Library can't choose its own trustees any more

Carson City Library trustees on Thursday lost some of the autonomy they have enjoyed since the library was established 34 years ago.

The library board members will no longer formally interview applicants who want to become trustees.

The Carson City supervisors decided Thursday they should interview library trustee applicants and choose who should be appointed to the library board.

"I'm terribly disappointed," said Georgette Maddox, who only recently became chairman of the library board. "I just hope the library board will be able to work as well together as it has in the past."

Senior Judge John Ray made a special point of attending the supervisors meeting.

"I put a lot of blood and sweat and tears into the library and I want to make sure nobody screws it up," said Ray, a library board member from 1989 to 1998.

Until now, the library board interviewed candidates and submitted its recommendations to the supervisors, which generally approved the trustees choices.

The supervisors did allow the trustees' last interviews and recommendations to stand. Supervisors on Thursday appointed Barney Dehl and Terry Terhune Amundson to fill two vacancies on the library board.

Dehl, former chief of the Nevada Highway Patrol, was appointed to a four-year term. Amundson, a nail technician, will finish the last year in the term of Brenda Wipfli, whose resignation as the board's chair earlier this year led to Thursday's action by supervisors.

Wipfli questioned the library board's method of selecting trustees and gained a champion in Supervisor Kay Bennett, who for years has had confrontational relations with the library.

Wipfli triggered an uproar among library trustees and Library Director Sally Edwards early this year after sending out letters about library business without consulting with the board and Edwards, several sources said.

Wipfli in a letter to Bennett charged that "board members selecting their own board members has created a closed loop within the library."

Deputy District Attorney Melanie Bruketta in April reviewed the library board's recruiting, interviewing and recommending procedure, which led to extensive revisions to the library's bylaws in June.

These revisions formalized the advertising of trustee openings, the interview process and set a policy to ask all applicants the same questions.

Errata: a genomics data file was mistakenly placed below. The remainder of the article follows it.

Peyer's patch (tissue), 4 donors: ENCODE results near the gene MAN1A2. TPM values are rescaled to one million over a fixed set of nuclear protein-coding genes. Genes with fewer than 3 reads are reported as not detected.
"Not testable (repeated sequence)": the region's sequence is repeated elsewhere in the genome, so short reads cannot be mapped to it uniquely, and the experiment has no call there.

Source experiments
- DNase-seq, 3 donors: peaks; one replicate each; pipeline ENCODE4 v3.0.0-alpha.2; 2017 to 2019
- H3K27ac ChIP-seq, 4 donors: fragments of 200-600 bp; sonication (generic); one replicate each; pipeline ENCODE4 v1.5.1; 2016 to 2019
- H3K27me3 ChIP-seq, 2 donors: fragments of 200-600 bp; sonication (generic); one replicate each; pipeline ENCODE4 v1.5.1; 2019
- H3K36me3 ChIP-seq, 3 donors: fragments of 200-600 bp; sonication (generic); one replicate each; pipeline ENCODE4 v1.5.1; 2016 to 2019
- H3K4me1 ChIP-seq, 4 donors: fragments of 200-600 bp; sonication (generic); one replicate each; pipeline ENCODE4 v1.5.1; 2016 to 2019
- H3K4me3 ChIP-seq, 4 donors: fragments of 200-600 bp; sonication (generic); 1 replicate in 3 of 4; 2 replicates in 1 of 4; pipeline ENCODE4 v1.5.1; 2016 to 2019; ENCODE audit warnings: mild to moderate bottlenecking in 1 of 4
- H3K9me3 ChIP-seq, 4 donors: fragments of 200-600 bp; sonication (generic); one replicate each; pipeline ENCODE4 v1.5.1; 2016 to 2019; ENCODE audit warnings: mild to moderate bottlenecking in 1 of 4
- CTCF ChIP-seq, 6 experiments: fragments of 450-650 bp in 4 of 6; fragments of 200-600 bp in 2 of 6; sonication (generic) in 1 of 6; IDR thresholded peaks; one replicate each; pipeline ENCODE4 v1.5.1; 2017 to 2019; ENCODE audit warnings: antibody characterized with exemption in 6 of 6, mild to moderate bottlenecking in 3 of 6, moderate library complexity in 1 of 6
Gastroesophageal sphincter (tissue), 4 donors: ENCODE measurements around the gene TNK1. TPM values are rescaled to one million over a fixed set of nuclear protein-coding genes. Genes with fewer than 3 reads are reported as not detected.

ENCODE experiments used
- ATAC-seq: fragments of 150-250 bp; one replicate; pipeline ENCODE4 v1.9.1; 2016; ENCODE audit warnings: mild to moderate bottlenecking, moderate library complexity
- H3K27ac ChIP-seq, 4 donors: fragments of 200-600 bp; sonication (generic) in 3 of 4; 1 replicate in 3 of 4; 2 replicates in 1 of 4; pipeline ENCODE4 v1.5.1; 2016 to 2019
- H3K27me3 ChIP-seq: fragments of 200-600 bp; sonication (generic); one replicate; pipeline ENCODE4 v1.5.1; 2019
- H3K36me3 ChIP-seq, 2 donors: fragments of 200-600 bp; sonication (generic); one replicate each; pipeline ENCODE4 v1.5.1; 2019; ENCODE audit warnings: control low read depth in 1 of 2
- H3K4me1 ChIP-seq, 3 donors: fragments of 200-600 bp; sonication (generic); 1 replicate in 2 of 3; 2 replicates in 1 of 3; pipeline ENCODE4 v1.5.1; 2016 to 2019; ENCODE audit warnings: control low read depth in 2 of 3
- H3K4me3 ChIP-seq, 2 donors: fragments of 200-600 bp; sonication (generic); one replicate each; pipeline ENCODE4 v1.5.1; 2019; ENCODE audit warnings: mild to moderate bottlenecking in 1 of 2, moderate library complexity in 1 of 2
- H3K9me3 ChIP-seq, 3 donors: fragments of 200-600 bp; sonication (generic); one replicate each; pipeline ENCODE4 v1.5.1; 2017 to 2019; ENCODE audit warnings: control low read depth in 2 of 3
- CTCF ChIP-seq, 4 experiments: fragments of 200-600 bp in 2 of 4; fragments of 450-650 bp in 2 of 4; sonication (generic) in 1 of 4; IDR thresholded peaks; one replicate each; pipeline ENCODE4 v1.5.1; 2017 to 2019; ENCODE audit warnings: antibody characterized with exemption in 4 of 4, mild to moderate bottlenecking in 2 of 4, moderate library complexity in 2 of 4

Supevisors pushed those changes aside.

The Board of Supervisors interviewing future library board applicants brings the library board in line with all the other city boards and commissions, such as the Regional Planning Commission, the Parks and Recreation Commission and the Carson City Convention and Visitors' Bureau.

The Carson City Library Board is the only city board that interviews its own candidates while also having the power to hire and fire the library director with no involvement from the Board of Supervisors.

The library board still retains its hiring/firing powers.

Bennett took issue with Edwards frequently suggesting people to serve on the library board.

"In all my heart, I believe you really are well intentioned," Bennett said. "You guard your library tenaciously. But that does not give you the license to hand-select applicants to your board and her's why. ... One of the responsibilities (of trustees) is to hire and evaluate the library director. I feel that it is a conflict of interest for library directors to have a director hand in selecting of board members."

Edwards quickly responded, "I have no vote."

Other board members were more concerned with the library board fitting into the vast family of city boards and commissions than with any possible indiscretions.

"I think we should be clear that nothing was done inappropriately," Supervisor Jon Plank said. "I think they were doing their best to do the right thing."

Mayor Ray Masayko took a similar stance and Supervisor Robin Williamson simply looked at how other city boards function.

"I'm seeking consistency with our policy," said Williamson, an ardent library user.

Edwards, the library's director for 15 years, tried to convince supervisors that library trustees are better qualified to interview applicants because of the special concerns libraries face with censorship and First Amendment issues.

John Ray echoed those thoughts.

"We want to make sure we ask the proper questions and make sure these people (library board applicants) know what they're getting into," Ray said.


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